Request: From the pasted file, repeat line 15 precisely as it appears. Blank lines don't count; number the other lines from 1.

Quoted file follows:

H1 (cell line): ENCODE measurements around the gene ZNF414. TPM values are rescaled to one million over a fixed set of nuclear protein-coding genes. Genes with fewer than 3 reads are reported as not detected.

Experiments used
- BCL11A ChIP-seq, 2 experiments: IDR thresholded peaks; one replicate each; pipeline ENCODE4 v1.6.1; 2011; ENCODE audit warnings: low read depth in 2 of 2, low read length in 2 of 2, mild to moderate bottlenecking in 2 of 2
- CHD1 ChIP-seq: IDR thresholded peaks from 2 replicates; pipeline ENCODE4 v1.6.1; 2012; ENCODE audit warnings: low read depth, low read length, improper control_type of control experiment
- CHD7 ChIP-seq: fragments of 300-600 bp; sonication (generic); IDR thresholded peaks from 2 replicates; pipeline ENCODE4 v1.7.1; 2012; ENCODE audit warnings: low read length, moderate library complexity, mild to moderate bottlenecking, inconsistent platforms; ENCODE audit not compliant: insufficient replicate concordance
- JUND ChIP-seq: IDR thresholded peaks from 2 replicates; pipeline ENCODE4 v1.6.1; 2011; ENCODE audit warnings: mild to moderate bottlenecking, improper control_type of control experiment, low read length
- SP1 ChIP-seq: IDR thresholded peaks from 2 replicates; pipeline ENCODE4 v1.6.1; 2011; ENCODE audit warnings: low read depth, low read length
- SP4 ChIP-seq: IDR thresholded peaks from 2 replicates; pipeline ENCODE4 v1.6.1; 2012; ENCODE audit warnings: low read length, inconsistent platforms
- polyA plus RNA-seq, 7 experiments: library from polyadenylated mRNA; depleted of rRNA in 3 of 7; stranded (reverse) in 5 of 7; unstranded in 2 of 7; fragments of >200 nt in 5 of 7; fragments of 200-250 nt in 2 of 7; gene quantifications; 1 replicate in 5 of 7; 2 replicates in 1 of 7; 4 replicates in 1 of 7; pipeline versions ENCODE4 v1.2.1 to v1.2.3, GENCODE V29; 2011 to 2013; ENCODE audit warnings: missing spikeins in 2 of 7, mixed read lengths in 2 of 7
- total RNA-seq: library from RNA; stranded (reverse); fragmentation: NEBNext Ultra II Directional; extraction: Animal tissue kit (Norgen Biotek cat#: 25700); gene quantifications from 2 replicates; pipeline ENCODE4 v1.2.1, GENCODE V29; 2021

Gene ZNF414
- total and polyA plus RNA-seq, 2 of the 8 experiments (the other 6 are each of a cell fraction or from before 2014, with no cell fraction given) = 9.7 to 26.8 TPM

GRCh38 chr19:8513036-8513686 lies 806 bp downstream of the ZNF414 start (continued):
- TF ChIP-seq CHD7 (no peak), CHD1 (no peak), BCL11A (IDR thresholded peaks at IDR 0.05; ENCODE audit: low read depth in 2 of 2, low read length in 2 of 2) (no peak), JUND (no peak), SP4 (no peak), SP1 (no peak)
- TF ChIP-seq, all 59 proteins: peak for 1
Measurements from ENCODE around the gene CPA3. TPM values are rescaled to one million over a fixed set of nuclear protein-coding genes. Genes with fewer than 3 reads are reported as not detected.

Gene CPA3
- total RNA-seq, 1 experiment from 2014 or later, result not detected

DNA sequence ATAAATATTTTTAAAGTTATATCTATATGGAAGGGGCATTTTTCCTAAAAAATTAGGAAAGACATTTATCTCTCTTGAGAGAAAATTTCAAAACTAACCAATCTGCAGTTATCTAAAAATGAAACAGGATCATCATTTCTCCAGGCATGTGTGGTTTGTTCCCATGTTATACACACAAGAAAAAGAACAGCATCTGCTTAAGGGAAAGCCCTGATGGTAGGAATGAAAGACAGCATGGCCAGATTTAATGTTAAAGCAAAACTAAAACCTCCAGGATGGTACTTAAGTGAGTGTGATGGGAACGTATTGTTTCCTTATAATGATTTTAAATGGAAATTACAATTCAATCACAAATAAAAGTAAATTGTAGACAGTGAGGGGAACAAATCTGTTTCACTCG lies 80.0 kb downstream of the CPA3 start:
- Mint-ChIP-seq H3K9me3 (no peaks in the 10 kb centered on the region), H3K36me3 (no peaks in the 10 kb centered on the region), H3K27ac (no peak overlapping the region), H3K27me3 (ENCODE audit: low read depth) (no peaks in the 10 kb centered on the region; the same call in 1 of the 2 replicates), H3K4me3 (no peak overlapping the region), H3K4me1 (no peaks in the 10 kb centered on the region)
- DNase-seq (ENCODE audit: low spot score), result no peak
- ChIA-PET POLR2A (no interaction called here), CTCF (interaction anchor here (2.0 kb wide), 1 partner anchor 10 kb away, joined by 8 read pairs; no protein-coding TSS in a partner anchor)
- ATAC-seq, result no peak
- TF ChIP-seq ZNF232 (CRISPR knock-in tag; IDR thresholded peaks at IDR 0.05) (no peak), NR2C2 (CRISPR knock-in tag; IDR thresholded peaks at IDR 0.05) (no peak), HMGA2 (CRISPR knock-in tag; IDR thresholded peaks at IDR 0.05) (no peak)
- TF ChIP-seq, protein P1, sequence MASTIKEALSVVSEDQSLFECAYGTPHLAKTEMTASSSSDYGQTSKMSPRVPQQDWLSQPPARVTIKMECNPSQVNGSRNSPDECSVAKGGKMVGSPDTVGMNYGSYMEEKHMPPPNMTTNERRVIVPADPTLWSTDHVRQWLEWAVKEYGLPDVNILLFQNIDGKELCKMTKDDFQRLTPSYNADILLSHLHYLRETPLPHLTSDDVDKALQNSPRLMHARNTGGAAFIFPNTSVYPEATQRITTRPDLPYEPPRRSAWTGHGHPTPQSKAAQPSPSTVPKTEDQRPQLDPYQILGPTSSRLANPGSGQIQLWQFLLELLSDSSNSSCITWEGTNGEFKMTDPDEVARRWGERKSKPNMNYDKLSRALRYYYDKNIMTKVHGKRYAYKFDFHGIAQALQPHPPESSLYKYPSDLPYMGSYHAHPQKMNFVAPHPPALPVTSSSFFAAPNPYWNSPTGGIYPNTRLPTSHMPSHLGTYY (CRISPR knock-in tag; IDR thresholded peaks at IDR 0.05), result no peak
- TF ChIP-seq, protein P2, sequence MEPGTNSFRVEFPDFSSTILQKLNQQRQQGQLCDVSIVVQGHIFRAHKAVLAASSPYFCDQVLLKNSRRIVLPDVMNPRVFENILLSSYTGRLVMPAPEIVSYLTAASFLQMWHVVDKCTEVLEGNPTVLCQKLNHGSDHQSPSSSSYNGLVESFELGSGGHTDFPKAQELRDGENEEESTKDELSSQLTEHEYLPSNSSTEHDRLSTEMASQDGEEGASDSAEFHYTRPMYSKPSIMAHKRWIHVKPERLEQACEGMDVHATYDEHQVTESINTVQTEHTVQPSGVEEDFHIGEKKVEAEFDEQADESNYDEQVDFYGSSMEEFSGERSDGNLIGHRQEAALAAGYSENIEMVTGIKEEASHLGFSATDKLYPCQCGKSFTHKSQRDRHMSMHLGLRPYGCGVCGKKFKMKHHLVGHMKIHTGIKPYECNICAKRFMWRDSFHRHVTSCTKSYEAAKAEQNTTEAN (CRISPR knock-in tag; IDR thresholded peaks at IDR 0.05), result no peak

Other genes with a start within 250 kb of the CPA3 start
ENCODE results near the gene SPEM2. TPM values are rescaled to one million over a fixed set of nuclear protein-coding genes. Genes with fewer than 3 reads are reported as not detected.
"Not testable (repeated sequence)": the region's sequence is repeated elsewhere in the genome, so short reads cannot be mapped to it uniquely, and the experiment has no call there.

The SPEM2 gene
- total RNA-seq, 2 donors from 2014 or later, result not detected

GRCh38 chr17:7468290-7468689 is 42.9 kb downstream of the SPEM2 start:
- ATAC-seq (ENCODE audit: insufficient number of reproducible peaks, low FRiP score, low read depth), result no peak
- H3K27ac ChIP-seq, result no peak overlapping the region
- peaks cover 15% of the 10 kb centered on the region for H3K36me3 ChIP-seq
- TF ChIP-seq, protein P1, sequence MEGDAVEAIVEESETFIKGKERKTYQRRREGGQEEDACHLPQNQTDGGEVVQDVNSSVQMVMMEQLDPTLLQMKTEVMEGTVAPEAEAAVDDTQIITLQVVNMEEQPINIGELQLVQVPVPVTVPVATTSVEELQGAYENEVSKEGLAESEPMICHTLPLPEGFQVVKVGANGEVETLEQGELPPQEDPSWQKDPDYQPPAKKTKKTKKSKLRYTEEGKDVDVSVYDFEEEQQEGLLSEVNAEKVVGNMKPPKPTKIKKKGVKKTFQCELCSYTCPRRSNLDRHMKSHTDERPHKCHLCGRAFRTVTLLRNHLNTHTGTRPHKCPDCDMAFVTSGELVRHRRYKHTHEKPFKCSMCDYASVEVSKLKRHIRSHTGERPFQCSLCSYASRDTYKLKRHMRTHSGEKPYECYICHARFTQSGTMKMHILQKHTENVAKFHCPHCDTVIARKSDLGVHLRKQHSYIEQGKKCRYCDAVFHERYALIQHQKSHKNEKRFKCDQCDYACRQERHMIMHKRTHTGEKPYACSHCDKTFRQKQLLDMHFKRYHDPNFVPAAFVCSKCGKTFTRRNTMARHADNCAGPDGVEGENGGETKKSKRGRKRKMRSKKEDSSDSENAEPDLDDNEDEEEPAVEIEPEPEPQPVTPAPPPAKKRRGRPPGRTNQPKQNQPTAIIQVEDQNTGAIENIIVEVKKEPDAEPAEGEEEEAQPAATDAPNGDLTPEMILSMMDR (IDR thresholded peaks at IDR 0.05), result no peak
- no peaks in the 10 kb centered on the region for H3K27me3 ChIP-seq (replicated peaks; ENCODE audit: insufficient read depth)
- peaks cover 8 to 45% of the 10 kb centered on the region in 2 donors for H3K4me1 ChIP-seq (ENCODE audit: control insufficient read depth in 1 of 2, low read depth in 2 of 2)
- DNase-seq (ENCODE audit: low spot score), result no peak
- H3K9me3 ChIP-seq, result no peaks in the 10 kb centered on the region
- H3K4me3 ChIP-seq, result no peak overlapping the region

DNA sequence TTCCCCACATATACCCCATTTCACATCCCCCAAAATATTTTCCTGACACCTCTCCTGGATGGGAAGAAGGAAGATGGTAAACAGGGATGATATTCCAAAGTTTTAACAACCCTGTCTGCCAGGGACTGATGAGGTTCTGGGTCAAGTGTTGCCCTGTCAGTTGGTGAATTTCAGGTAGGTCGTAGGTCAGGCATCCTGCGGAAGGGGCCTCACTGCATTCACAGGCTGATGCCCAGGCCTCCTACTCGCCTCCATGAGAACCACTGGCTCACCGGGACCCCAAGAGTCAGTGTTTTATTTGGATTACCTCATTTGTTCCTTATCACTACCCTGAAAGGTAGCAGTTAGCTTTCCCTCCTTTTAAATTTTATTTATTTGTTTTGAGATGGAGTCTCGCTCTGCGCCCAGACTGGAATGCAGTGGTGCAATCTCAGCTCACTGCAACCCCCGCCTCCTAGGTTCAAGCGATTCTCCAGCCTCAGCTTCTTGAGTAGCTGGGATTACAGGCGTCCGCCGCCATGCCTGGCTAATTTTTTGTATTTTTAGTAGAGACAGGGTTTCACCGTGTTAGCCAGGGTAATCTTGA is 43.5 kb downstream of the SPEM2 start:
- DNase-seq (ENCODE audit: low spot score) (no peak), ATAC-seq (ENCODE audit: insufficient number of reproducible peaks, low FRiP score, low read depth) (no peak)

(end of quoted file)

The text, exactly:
- TF ChIP-seq, all 59 proteins: peak for 1